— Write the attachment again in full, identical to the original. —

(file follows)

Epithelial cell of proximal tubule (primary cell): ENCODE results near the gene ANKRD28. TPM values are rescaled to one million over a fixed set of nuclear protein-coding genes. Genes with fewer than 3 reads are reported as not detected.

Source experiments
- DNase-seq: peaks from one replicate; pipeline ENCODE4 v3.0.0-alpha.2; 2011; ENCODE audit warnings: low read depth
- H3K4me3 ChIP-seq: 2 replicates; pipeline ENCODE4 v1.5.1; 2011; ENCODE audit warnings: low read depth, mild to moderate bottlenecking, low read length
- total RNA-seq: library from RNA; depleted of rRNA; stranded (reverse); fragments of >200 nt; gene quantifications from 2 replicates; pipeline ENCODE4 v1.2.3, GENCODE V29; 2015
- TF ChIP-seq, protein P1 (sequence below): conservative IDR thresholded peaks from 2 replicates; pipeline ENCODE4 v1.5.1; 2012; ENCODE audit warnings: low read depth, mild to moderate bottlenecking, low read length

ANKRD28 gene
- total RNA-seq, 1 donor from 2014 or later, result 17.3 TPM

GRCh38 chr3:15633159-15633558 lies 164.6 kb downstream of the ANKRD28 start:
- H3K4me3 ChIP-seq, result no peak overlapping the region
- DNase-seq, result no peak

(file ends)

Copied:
Epithelial cell of proximal tubule (primary cell): ENCODE results near the gene ANKRD28. TPM values are rescaled to one million over a fixed set of nuclear protein-coding genes. Genes with fewer than 3 reads are reported as not detected.

Source experiments
- DNase-seq: peaks from one replicate; pipeline ENCODE4 v3.0.0-alpha.2; 2011; ENCODE audit warnings: low read depth
- H3K4me3 ChIP-seq: 2 replicates; pipeline ENCODE4 v1.5.1; 2011; ENCODE audit warnings: low read depth, mild to moderate bottlenecking, low read length
- total RNA-seq: library from RNA; depleted of rRNA; stranded (reverse); fragments of >200 nt; gene quantifications from 2 replicates; pipeline ENCODE4 v1.2.3, GENCODE V29; 2015
- TF ChIP-seq, protein P1 (sequence below): conservative IDR thresholded peaks from 2 replicates; pipeline ENCODE4 v1.5.1; 2012; ENCODE audit warnings: low read depth, mild to moderate bottlenecking, low read length

ANKRD28 gene
- total RNA-seq, 1 donor from 2014 or later, result 17.3 TPM

GRCh38 chr3:15633159-15633558 lies 164.6 kb downstream of the ANKRD28 start:
- H3K4me3 ChIP-seq, result no peak overlapping the region
- DNase-seq, result no peak